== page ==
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Women's Tennis
EXCLUSIVE: A Familiar Foe; Tigers Hoping to Flip Script on Sweet 16 Opponent Georgia
By: Steven Bradley, IPTAY Media  
Release:  05/16/2013
Clemson and Georgia will renew their rivalry on the gridiron Aug. 31 at Death Valley after a decade-long hiatus, but the one between the two women’s tennis programs has been going strong all along.

The Tigers and Bulldogs have met in the regular season each of the last 22 seasons, and Friday, they will lock horns in the NCAA Tournament for the third time in four years for the right to advance to the national quarterfinals.

“I think Clemson and Georgia have a very, very high level of competitiveness,” Tigers head coach Nancy Harris said Thursday after her team finished its final practice in preparation for the match. “When we beat Georgia, people are delighted and we get notes that say, ‘Congrats, that was a huge win.’ We’ve been competitive with them over the last several years, and I do think it’s a big rivalry.”

The competitive nature of the recent meetings has only served to make the past two defeats at the hands of the Bulldogs all the more heartbreaking for Clemson.

The Tigers fell at home to Georgia 5-2 on Feb. 2 in a match that was closer than the final score indicates and were eliminated from last year’s NCAA Championships by the Bulldogs in a 4-3 thriller where Clemson’s Klara Vyskocilova held a resounding 6-0, 5-2 lead over Georgia’s Maho Kowase, only to see Kowase rally to force a third set and then win going away.

The only two current Tigers who were a part of that match last season, sophomores Romy Koelzer and Beatrice Gumulya, both admitted the loss was a painful one.

“We thought we were going to have that match at first,” Koelzer said, “then I finished first and then Bea finished and everything came down to Klara’s match. It was so emotional because we really wanted to come to the Sweet 16 and it was so close, 3-all, and then it was a three-setter and Klara was cramping. It was just awful. It was heartbreaking.”

By no means has the rivalry been a one-sided affair, however. While the Bulldogs hold a slim 24-22 lead in the all-time series — courtesy of the two aforementioned victories — Clemson bounced Georgia from the 2010 NCAA Championships in the regional final at the Hoke Sloan Tennis Center to prevent the Bulldogs from taking part in the Round of 16, which was being played on their home campus that year.

“Of course, South Carolina is the biggest rival that we have, but I think because they are so close and we are playing them every season, I think you can count them as one of the biggest rivals that we have,” Koelzer said.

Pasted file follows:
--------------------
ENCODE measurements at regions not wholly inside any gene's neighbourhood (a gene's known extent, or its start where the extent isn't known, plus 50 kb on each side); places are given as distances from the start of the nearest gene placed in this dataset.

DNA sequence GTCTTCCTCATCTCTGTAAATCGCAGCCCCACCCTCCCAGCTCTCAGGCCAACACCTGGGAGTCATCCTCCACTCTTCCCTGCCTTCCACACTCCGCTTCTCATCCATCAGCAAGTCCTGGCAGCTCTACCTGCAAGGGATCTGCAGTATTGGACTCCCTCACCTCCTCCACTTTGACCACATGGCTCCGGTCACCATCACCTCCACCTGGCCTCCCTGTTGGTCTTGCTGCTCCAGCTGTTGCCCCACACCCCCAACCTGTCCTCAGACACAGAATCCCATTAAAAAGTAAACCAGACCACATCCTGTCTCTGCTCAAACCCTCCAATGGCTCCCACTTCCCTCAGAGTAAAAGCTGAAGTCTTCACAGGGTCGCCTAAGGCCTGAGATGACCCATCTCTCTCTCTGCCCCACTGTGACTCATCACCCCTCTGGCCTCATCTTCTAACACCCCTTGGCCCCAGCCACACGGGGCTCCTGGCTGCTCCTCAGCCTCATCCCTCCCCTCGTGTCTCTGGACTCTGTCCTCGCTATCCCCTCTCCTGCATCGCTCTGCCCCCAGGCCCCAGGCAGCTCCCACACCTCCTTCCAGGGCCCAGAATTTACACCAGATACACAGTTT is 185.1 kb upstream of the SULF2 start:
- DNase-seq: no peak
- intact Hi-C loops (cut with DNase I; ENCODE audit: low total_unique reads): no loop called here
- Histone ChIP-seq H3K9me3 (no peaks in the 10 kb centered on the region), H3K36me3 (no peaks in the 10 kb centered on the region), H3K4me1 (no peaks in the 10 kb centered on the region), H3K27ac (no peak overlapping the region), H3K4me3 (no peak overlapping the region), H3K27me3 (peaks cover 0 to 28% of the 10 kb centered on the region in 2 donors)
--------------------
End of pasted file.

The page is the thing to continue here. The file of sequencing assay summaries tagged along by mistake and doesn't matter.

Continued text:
Only two Tigers were able to win their individual matches against Georgia earlier this season, Gumulya and Ani Miao, a fact that seemingly doesn’t bode well for Clemson since five of the six singles matches will pit the same players against one another.

Gumulya, who will hope to duplicate her 7-5, 6-2 win over Silvia Garcia from earlier this season, said the outcome of that previous meeting doesn’t necessarily predict the winner of this one, however.

“It’s kind of different because when we played them earlier this season, we played indoors,” Gumulya said. “So I don’t know how this girl is going to play outside. She might be playing better outside, I don’t know. But it might also be an advantage for us because (as a) team we lost this match when we played indoors. So it might be good also for us when we play outdoors.”

But to flip the script on Georgia, the Tigers know at least two of them must reverse the outcomes of their matches. Koelzer, who lost in three sets to Kate Fuller after winning the first set, believes she and her teammates can learn from the mistakes that kept them from winning that last time.

“We watched the videos of my opponent, and I studied her a little bit,” Koelzer said. “I also remember her weaknesses, and I’m going to go for those tomorrow.”

Harris agreed it was possible for her team to get the better of Georgia, and indicated one reason for that is her squad, comprised of three sophomores and four freshmen, has grown by leaps and bounds since the last time they met the Bulldogs.

“Liz (Jeukeng) was close to winning (last time against Georgia),” Harris said. “Yana (Koroleva) is playing better tennis and is a little bit more familiar with that player (Lauren Herring, the No. 6 seed in next week’s NCAA singles championships). 

“Bea has always been really, really solid, and I think we’ve developed more on the bottom of the lineup. We’re better in doubles. So I really think tomorrow’s match is going to come down to the grit, the desire and the determination, and that’s what college sports is all about.”

It is also about rivalries, and Gumulya admitted that the Tigers’ recent history with Georgia has only stoked their fire to beat the Bulldogs this time around and show them that turnabout is indeed fair play.

“Of course, I really want to beat them,” she said. “Last year, we almost beat them. So, anything is possible. There is nothing impossible. So, even though they are ranked ahead of us, we can still beat them.”

Georgia is the No. 4 national seed in the field, while Clemson is No. 13. The winner of tomorrow’s 1 p.m. match will advance to face the winner of No. 5 Southern Cal and No. 12 Stanford on Sunday for a berth in the Final 4.

While the Tigers and Bulldogs have met on an annual basis since 1990, no player on the current Clemson roster has ever been part of a win over Georgia, a fact they are hoping to change tomorrow.

“Since Bea and I have been here, we’ve lost every time to them that we’ve played, so I think tomorrow is going to be the first time that we’re going to beat them,” Koelzer said with a laugh.



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